Grateful for a healthy baby and a guardian angel doctor

We all have things to be grateful for. If we are lucky, there will be many points in our lives when we will feel gratitude. Any parent with a child in Boston Children’s Hospital can understand that there have been days when we were grateful just for a healthy baby. On days that wasn’t true, we remember praying for a guardian angel who could help our son. Late in the summer of 2017, our prayers were answered when we met Dr. Jamie Heath, a neurologist from Boston Children’s, who diagnosed his rare medical condition and rescued him with a novel treatment approach. Today our son is a healthy toddler and we owe much of that to Dr. Heath. Not only did she give us the best gift, she inspired us to give back.

After our son was born in the spring of 2017, he began his life in the Neonatal Intensive Care Unit (NICU) at Baystate Children’s Hospital in western Massachusetts. We were certainly no strangers to the hospital after that, but we had hoped it was behind us. Just before our baby turned 3 months old, an emergency brought us to his pediatrician who promptly sent us by ambulance to the Baystate emergency room. We knew it was a serious situation when they brought in a priest and the room cleared out as he prayed over our sweet baby; blessing him as he spoke of eternal life. We began weeks of emergency room visits, serious medical interventions, rounds of tests, a few stays in the Pediatric Intensive Care Unit (PICU) and still had no definitive answers on our son’s illness. We prayed and begged. We struggled as we encountered doctor after doctor without answers or a trajectory for treatment.

Meeting our guardian angel 

One Sunday afternoon, Dr. Heath walked into our hospital room. She was visiting from Boston Children’s and she asked new questions that had never been asked before.  Suddenly the pieces began to come together. Even from the early stages of her medical analysis, it felt like we could breathe again just from having a doctor of her caliber working on his case. Days later, at his first consultation at Boston Children’s, we literally put our son in her hands for an emergency intervention during this visit. At that moment we completely entrusted her with the care of our child.

One-year-old boy poses with his "guardian angel" doctor
Our son with Dr. Heath

There was no precedent for his diagnosis in a baby at such a young age. The medication for his treatment had to be specially formulated, and we were repeatedly told that we couldn’t be sure it would help. The unknown felt heavier than actually having a diagnosis, research and treatment. So, we embarked on a road to pioneer his treatment alongside Dr. Heath, who trusted us immensely and gave us support and consideration as true members of our son’s medical care team. When the first treatment wasn’t effective, she continued to work to find a treatment, and together we identified a treatment that was ultimately successful.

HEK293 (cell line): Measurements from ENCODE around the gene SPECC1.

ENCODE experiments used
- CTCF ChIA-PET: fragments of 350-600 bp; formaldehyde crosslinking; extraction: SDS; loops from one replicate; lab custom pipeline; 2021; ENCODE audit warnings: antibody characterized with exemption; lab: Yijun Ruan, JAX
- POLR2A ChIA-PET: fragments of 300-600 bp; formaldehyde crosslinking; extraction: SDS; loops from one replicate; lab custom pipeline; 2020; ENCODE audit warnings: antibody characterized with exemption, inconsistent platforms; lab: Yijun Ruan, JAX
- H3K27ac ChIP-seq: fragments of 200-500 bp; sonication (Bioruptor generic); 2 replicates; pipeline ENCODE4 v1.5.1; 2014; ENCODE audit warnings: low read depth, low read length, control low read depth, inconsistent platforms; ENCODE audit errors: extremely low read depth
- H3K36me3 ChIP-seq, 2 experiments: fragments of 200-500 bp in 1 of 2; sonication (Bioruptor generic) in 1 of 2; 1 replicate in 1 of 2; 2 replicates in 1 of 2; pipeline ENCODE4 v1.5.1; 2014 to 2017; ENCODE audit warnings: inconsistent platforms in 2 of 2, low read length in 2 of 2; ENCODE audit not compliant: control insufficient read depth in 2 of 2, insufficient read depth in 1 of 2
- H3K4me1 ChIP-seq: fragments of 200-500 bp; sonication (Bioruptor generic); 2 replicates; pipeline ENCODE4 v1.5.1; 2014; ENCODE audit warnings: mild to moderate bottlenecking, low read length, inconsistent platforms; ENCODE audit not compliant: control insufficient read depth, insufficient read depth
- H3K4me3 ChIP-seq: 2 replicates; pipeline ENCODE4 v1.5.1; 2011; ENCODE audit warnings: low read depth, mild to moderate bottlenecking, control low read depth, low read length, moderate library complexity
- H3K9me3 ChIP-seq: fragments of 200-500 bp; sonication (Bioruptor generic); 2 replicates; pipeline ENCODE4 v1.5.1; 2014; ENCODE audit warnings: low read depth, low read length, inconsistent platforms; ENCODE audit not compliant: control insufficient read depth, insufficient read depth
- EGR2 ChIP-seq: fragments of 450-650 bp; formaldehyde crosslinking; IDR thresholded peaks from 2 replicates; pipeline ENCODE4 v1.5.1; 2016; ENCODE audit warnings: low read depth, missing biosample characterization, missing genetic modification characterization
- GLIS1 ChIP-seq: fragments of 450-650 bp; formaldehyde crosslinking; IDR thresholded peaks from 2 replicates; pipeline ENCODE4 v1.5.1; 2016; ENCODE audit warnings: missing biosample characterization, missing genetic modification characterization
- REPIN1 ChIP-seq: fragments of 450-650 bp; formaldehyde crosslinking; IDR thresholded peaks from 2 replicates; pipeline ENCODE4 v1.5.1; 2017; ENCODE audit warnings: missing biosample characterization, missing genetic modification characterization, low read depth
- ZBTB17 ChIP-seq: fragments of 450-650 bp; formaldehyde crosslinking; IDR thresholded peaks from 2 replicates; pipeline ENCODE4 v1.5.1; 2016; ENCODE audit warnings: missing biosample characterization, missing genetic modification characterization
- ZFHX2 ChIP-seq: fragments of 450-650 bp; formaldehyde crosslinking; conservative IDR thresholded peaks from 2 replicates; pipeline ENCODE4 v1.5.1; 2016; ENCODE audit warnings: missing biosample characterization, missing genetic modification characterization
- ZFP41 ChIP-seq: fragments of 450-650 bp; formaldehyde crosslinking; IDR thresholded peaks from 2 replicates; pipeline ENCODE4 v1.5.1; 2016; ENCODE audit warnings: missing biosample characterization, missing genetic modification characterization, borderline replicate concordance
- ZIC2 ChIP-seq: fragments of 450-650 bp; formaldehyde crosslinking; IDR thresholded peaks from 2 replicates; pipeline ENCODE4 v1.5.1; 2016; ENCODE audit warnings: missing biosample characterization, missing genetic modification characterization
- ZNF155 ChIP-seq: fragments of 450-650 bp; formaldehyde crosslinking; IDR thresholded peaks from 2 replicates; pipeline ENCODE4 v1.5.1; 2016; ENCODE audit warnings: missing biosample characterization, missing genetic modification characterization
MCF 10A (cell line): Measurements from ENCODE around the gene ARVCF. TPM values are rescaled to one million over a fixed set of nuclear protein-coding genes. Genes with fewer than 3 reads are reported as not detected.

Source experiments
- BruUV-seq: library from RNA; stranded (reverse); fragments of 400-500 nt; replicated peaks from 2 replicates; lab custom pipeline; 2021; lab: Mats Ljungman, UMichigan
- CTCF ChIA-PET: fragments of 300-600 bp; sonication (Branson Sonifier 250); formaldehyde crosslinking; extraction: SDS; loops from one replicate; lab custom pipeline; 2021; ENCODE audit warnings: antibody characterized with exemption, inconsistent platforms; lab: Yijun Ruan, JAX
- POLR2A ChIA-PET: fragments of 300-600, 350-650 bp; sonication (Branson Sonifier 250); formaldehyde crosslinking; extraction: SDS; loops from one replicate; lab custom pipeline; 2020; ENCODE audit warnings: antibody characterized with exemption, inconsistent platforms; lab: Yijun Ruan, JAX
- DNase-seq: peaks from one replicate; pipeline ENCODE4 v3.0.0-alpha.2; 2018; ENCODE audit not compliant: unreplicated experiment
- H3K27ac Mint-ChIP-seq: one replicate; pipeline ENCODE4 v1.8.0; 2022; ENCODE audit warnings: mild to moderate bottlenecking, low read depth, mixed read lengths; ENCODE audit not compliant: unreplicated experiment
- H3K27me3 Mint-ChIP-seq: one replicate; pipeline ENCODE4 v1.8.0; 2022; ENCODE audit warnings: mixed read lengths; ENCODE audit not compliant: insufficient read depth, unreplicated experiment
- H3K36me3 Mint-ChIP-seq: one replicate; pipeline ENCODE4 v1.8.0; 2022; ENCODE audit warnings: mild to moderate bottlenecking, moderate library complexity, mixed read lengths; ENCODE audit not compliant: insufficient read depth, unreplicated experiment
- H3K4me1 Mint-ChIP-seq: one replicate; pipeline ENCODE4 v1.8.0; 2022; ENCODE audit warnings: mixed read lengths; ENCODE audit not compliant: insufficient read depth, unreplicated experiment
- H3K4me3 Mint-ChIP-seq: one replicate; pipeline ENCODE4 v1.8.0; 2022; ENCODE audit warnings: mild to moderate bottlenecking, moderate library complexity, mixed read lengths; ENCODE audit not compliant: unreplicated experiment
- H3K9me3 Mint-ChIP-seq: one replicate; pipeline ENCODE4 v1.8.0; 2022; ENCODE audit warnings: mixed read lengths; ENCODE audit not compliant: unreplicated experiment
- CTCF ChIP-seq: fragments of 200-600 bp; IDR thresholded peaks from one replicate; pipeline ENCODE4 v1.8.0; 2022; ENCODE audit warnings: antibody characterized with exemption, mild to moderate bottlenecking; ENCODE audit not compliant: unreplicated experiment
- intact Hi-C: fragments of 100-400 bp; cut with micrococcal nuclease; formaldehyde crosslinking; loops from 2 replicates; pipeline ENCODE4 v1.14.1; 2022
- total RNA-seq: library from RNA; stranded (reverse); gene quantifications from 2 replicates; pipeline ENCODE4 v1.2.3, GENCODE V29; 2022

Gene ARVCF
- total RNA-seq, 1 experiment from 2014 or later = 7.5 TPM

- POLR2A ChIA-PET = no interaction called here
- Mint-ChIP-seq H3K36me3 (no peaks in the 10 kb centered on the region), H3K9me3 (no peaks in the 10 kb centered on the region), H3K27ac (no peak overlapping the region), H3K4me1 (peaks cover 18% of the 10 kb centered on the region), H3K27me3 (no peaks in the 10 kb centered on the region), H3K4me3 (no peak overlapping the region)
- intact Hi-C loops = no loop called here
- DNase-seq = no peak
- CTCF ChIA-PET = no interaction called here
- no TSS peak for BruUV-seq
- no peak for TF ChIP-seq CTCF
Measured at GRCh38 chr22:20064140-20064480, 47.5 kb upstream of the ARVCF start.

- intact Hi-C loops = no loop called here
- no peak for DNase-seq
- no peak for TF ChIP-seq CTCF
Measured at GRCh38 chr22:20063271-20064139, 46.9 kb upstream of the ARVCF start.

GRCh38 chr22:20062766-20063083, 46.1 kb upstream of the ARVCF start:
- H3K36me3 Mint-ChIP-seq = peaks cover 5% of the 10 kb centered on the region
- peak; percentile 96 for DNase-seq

As parents, we became incredible advocates for our baby, never ceasing to push forward for his well-being. When you are at Boston Children’s, you are a part of care in which the whole family participates. Dr. Heath displayed the highest standard of comprehensive medical care parents could wish for their child. Day and night, on-call and off, in clinic and at home, Dr. Heath guided our family in our greatest time of need. She worked on his case tirelessly for months with other great minds in her department and even collaborated with outside institutions to look for any stone left unturned. The fact that Dr. Heath actively included us in our son’s medical care ultimately saved him and paved the way for us to discover a cure.

Over the next few months, Dr. Heath oversaw his specialized treatment that allowed us to satellite his care at Baystate since we live so far from Boston. She encouraged us to use resources we needed to care for him at home as much as possible, rather than spending extended time in the hospital. Dr. Heath would regularly speak with his in-home nurses, collaborate with physicians from the PICU, and orchestrate care during emergency situations. Just before Christmas of last year, our son was medication-free and we were blessed to celebrate our baby’s first healthy Christmas. He has been healthy ever since. Dr. Heath is truly our guardian angel.

Paying it forward 

We were so grateful for all of the special care we received from Dr. Heath and her team that we were inspired to give back to both Boston Children’s and Baystate through our family’s endeavor known as Brady’s Vehicles for Change. In honor of Dr. Heath, and with our son’s spirit in mind, this past summer we donated two push cars to the Neuroscience Inpatient Unit at Boston Children’s. The cars allow children to benefit from being more mobile during their hospital stay.

Parents Amy and Dennis pose with Dr. Heath and the push cars they donated to the hospital
Dr. Heath (middle) accepts the push cars we donated to the hospital

These days we find ourselves grateful for so much more than just our health. We are always grateful for our amazing child, who fought so hard and continues to thrive each day. Through his fight, our son has taught us this: From every challenge you can grow and choose to make great change from what you experienced. If you are able to see the guardian angels who walk into your life, take the time to honor them. And if one day you feel so inclined, please also take time to find a way that you can share your story with compassion and perhaps you will inspire others to join you along the way. We are pleased to hear stories of children who have benefitted from our philanthropic endeavors. In the end, showing our gratitude to those who helped heal our son’s body was the best thing we could do to heal all of our hearts.

— Amy and Dennis R., proud parents of 1-year-old boy

Read more of our patients’ stories on finding gratitude.